• The anniversary party goes off without a hitch, while the relationship tanks.
  • The executive is promoted, and the sleeping pill dosage climbs too.
  • The net worth has never been higher; the health and time freedom domains? In a sink-hole.

Any one of those situations would be worth changing. In each case, the problem isn’t a results problem; it’s an alignment problem.

What do I mean by that?

While the goals being reached may seem great in someone else’s view, if they don’t align with your own core sense of purpose and values, and with your authentic and very specific vision of success, you will continue to generate results which fall far short of being fulfilling.

Key Distinction: There are 2 different kinds of “successful” result

One kind of result looks great on the surface, but actually feels contractive and draining (or worse) to the achiever. That is because ironically, despite appearances, the accomplishment misses the mark. It is misaligned with an individual’s sense of true purpose and calling, and it comes at a personal cost that outweighs the positive effects of the achievement.

The other kind of result, which we can simply call true success, feels expansive, because it beautifully aligns with and expresses a person’s purpose and gifts. True successes give us energy, they don’t subtract from it. You and I know a true success when we experience it, because it feels expansive and fulfilling. Nothing feels better than being authentically motivated and achieving results that give us, and others, life.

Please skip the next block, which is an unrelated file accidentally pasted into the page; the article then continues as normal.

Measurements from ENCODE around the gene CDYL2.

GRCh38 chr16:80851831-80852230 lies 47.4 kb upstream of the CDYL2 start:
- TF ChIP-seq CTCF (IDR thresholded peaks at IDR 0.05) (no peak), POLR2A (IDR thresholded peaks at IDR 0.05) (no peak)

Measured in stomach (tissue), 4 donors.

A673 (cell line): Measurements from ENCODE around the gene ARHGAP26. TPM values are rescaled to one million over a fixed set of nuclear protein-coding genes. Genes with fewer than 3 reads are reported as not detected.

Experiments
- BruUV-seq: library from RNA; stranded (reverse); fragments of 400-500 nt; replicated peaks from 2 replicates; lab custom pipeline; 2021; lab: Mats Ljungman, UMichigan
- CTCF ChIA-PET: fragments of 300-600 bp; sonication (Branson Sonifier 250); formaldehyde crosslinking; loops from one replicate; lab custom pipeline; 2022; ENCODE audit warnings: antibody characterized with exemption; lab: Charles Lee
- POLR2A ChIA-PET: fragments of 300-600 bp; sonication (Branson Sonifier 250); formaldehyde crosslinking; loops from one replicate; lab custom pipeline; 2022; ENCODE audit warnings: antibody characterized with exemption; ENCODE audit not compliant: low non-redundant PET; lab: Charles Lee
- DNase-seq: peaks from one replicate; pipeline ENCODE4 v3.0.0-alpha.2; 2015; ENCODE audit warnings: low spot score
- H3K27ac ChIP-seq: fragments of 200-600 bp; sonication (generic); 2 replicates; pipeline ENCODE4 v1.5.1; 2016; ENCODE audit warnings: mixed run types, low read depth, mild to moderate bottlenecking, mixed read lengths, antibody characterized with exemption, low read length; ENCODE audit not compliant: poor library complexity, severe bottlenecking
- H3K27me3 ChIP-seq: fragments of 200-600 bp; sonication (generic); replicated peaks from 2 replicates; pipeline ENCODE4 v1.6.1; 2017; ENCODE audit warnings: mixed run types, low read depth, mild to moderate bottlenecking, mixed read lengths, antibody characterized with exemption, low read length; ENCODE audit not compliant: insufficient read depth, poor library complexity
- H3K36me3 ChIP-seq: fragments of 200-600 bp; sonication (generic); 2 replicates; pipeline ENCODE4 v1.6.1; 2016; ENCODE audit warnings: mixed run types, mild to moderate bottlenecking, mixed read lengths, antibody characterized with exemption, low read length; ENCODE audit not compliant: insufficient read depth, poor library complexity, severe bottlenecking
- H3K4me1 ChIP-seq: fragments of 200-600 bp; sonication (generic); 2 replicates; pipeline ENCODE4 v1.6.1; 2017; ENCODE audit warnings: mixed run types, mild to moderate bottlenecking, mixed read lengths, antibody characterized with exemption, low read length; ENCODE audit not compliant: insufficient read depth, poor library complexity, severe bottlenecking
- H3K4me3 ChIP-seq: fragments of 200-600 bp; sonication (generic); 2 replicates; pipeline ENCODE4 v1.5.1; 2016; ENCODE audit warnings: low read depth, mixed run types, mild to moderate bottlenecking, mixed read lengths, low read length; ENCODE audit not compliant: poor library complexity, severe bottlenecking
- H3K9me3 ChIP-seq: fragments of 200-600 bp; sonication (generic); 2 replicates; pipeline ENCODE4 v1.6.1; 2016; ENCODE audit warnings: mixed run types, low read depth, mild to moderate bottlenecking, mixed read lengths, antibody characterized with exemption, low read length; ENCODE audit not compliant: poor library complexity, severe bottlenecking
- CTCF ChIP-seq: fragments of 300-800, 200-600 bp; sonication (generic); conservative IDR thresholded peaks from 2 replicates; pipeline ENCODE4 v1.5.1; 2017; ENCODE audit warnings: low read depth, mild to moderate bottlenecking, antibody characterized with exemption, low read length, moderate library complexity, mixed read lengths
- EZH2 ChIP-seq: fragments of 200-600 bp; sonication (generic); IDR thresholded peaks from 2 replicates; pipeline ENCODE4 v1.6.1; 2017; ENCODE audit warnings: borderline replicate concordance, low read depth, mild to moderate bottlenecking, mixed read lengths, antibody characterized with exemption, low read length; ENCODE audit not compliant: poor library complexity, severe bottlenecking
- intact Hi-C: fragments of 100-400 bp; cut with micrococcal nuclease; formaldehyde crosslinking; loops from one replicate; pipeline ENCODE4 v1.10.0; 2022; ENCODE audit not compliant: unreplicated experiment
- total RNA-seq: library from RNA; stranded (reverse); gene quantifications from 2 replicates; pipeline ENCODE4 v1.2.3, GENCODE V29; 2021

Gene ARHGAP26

Photo by Robin Blackburn McBride, Stairs at Navan Fort, NI

On the subject of authentic motivation, I highly recommend Daniel Pink’s book Drive: The Surprising Truth about What Motivates Us. If you aren’t familiar with this work, I suggest you check it out. Pink focuses on research which clearly indicates that personal fulfillment is a much more significant motivator than most people have traditionally assumed. The message? Deeply meaningful, intrinsic rewards surpass traditional, external reward systems in motivating people to achieve.